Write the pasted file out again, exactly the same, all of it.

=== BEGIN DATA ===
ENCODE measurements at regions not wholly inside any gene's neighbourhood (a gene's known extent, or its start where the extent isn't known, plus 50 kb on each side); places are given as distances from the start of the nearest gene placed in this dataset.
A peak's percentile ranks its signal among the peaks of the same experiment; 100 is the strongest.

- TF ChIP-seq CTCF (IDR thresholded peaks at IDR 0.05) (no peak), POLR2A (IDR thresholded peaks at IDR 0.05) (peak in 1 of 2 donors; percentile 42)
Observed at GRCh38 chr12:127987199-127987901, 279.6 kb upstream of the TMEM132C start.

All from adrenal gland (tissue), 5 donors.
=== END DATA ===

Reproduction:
ENCODE measurements at regions not wholly inside any gene's neighbourhood (a gene's known extent, or its start where the extent isn't known, plus 50 kb on each side); places are given as distances from the start of the nearest gene placed in this dataset.
A peak's percentile ranks its signal among the peaks of the same experiment; 100 is the strongest.

- TF ChIP-seq CTCF (IDR thresholded peaks at IDR 0.05) (no peak), POLR2A (IDR thresholded peaks at IDR 0.05) (peak in 1 of 2 donors; percentile 42)
Observed at GRCh38 chr12:127987199-127987901, 279.6 kb upstream of the TMEM132C start.

All from adrenal gland (tissue), 5 donors.